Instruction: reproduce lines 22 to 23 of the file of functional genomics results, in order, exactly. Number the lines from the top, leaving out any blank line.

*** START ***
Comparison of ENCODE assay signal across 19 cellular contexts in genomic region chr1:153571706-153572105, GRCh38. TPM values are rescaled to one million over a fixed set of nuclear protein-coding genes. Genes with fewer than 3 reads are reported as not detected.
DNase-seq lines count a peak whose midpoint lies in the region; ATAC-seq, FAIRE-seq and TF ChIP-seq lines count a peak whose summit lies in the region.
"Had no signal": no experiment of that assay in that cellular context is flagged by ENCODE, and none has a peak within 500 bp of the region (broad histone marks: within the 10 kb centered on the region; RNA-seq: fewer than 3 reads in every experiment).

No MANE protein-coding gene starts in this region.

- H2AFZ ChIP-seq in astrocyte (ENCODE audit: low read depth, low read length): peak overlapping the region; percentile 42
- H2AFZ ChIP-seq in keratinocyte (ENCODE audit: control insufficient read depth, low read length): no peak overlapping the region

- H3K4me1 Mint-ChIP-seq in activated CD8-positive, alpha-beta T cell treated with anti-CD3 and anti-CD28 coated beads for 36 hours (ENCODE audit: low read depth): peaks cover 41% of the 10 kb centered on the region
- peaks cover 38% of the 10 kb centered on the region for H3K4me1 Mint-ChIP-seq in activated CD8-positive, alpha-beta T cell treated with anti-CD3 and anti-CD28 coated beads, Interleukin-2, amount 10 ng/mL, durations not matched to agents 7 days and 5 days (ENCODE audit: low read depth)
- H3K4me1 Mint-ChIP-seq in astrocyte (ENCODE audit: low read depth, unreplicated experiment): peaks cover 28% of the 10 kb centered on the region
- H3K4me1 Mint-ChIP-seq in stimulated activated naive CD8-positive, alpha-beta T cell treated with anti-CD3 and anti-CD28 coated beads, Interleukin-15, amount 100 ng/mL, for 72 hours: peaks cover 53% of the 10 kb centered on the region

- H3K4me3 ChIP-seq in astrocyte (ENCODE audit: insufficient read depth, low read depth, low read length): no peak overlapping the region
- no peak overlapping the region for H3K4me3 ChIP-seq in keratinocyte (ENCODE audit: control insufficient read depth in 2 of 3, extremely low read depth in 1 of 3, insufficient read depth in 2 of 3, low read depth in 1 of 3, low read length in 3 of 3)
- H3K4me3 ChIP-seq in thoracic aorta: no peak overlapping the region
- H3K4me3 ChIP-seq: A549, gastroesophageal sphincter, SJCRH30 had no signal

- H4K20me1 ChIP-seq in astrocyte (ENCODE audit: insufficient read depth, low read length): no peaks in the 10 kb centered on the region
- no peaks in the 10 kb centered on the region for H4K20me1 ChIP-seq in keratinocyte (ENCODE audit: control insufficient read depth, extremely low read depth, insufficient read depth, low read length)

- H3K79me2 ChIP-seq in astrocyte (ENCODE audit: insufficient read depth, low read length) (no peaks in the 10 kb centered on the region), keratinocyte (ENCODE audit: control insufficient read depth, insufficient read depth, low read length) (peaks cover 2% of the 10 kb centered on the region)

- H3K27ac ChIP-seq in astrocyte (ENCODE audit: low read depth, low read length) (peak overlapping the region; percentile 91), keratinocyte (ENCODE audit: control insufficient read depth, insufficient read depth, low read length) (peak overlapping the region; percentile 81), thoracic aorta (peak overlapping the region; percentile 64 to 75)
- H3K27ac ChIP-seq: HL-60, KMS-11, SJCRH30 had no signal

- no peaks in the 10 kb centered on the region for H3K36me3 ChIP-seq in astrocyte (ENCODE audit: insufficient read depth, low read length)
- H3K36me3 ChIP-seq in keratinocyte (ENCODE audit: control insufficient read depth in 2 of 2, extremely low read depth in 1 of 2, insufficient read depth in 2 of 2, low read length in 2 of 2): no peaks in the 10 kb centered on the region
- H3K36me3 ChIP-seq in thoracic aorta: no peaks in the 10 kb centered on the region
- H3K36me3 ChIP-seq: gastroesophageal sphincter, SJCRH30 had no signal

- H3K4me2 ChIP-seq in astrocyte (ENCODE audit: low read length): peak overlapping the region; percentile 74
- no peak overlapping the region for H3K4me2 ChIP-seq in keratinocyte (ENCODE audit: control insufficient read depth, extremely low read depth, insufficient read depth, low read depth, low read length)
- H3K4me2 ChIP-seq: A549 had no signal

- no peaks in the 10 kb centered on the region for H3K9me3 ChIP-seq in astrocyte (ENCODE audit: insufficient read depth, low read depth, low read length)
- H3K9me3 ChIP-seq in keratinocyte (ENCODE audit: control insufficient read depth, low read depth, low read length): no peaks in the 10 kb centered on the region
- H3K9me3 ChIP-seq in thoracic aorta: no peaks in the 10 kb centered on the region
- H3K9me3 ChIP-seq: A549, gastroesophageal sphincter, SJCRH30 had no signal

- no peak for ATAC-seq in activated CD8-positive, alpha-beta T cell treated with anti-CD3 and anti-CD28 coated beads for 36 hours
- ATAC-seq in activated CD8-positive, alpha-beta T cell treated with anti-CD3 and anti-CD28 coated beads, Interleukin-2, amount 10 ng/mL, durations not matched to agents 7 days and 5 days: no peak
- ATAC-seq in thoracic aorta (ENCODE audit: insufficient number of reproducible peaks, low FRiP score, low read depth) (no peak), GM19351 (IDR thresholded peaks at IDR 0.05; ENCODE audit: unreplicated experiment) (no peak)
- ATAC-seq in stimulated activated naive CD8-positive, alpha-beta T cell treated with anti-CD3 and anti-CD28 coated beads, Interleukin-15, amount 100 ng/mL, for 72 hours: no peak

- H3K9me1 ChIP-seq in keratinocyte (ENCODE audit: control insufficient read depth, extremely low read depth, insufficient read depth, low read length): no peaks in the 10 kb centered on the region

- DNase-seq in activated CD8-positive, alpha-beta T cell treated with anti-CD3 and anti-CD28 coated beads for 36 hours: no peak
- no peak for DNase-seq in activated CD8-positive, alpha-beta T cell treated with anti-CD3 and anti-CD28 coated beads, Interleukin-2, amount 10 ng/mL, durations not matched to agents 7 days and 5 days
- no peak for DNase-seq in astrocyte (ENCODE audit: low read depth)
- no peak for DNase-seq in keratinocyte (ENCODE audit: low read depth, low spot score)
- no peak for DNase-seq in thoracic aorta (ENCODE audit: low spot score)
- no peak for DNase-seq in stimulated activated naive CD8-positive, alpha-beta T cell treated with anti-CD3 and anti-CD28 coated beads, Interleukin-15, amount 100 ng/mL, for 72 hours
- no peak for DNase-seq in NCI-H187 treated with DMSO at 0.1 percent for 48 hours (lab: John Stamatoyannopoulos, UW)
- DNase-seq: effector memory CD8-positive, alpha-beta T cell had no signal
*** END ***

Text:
- H3K36me3 ChIP-seq in thoracic aorta: no peaks in the 10 kb centered on the region
- H3K36me3 ChIP-seq: gastroesophageal sphincter, SJCRH30 had no signal